August 29, 2014


Landlord student housing lawsuit dismissed




Staff Reporter

State Supreme Court Justice Kevin Dowd dismissed a case filed against the city by landlord Gerry Ruggiero who called for the city Codes Department to revoke a Certificate of Zoning Occupancy for student housing at 5 Monroe Heights.
In 1978, the city passed zoning ordinances restricting the occupancy of a dwelling to no more than three unrelated individuals, but in 2003, the constitutionality of the law was challenged in subsequently repealed.
The property was purchased by landlords John DelVecchio and Chris Calabro in 1985 and was converted into student housing before Calabro became the sole property owner in 1986.
In August 2004, Calabro was issued a CZO for the Monroe Heights property, acknowledging it as a single dwelling “with a preexisting, nonconforming occupancy of 10 unrelated individuals allowed to reside in the unit.”
Last October, Ruggiero filed a complaint via email with the city zoning officer requesting the CZO be revoked, the matter be referred to the city Zoning Board of Appeals, or that he also be issued CZOs for his properties.
But in the decision handed down from the court Thursday, Dowd said Ruggiero failed to challenge the issuance of the CZO, within the statute of limitations.
“The Cortland City Code requires a challenge to the issuance of a CZO within 60 days of the issuance,” the decision reads. “Petitioner (Ruggiero) did not file within that time frame. The failure to timely challenge the issuance of the CZO for 5 Monroe Heights requires the dismissal of this proceeding.”
Dowd also challenged Ruggiero’s standing in the case, saying Ruggiero did not say his business properties near 5 Monroe Heights were adversely affected by Calabro’s CZO adding even if he did, that is not what the case was ultimately about.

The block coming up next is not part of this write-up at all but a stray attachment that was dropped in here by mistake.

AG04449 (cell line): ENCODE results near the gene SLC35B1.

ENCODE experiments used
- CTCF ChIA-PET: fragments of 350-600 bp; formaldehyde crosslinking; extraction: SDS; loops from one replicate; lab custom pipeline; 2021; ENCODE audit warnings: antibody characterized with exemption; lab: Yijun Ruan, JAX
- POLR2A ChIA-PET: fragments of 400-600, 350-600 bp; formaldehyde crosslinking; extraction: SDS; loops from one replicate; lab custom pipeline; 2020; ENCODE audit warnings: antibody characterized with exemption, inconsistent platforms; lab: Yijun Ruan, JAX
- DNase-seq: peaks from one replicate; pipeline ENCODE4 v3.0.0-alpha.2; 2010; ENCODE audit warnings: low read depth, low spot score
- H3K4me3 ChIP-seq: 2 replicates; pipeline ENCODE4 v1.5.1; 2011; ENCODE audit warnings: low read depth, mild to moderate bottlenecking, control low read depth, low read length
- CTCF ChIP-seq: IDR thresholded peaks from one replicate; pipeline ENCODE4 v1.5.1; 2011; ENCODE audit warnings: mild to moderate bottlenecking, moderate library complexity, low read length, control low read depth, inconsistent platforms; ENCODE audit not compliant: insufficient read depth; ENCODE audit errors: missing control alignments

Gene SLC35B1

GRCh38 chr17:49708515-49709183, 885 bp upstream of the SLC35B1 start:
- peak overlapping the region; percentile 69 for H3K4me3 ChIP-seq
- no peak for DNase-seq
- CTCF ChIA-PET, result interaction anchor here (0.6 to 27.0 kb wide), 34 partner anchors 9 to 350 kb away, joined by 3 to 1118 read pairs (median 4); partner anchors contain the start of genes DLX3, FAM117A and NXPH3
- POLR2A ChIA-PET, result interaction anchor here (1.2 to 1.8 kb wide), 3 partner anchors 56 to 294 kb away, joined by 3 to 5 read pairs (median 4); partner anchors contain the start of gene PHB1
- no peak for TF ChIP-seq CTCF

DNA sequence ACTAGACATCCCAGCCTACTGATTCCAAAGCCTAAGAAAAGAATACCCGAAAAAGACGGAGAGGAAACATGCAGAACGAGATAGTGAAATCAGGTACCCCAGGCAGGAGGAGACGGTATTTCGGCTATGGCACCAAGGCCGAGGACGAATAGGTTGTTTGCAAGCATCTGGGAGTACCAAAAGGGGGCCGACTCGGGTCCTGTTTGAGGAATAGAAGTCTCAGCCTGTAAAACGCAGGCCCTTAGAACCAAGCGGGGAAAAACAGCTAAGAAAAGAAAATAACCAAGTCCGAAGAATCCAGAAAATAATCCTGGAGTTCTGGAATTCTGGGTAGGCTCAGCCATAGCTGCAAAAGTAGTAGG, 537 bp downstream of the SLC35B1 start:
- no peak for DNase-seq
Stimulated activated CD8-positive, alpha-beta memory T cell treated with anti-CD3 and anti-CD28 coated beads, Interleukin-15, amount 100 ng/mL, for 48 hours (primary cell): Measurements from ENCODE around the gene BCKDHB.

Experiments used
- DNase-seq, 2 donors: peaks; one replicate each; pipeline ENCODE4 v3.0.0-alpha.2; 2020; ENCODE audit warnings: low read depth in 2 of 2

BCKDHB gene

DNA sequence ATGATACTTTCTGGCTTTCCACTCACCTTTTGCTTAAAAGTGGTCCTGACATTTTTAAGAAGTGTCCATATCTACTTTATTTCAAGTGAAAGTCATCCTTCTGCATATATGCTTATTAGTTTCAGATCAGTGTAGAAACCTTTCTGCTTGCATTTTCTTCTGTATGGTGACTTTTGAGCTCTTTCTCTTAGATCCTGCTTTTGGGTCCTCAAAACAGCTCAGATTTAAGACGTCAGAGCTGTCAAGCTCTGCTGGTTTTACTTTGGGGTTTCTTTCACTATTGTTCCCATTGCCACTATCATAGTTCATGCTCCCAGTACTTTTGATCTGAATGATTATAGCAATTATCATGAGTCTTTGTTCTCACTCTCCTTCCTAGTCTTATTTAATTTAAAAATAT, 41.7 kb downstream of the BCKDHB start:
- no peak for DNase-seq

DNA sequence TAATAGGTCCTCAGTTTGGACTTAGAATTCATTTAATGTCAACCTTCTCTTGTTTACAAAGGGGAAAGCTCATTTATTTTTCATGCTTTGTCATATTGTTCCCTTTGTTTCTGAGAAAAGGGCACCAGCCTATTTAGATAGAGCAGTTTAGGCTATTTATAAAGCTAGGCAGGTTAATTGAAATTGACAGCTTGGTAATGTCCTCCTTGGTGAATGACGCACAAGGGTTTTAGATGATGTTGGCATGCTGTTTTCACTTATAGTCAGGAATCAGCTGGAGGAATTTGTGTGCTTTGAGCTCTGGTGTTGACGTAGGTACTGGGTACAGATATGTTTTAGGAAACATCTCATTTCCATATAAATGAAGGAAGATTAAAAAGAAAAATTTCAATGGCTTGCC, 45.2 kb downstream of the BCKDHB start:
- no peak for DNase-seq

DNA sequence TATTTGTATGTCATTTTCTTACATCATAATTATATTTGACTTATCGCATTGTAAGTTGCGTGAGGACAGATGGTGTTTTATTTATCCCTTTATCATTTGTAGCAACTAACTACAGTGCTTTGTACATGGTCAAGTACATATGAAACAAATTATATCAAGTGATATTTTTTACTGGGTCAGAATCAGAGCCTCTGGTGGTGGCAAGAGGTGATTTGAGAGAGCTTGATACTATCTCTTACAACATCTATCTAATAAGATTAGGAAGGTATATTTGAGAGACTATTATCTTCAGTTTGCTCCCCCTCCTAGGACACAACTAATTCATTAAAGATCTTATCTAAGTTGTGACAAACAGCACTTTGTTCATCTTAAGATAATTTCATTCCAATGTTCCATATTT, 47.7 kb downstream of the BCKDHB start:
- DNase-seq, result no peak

“Petitioner (Ruggiero) argues that it is not the 2004 issuance of the CZO that he is challenging, but the refusal to revoke the CZO,” the decision reads. “Even if the court did find that petitioner had standing, the First Amendment Petition (case) would have to be dismissed.”
On Thursday, Ruggiero said the reason he filed the lawsuit was because he believes he and other landlords in the city are being treated unfairly.
“The evidence is overwhelming that the CZO was issued to a politically-connected landlord in violation to the zoning ordinances that ... they (the city) are going after other landlords for,” he said.
City Corporation Counsel Ric Van Donsel was unavailable for comment, but Director of Administration and Finance Mack Cook, who has knowledge of the case, said he feels the appropriate decision was made.
“The court deals with law and fact and does deal with conjecture,” he said. “The law can only deal with the facts that are presented to it (and) the law that applies.”
Ruggiero added he plans on appealing the case to a higher court.
“I want to have the Third Department Appellate Division review the case,” he said, “because I don’t believe the judge. There’s a processing error by the judge in this case, I believe.”

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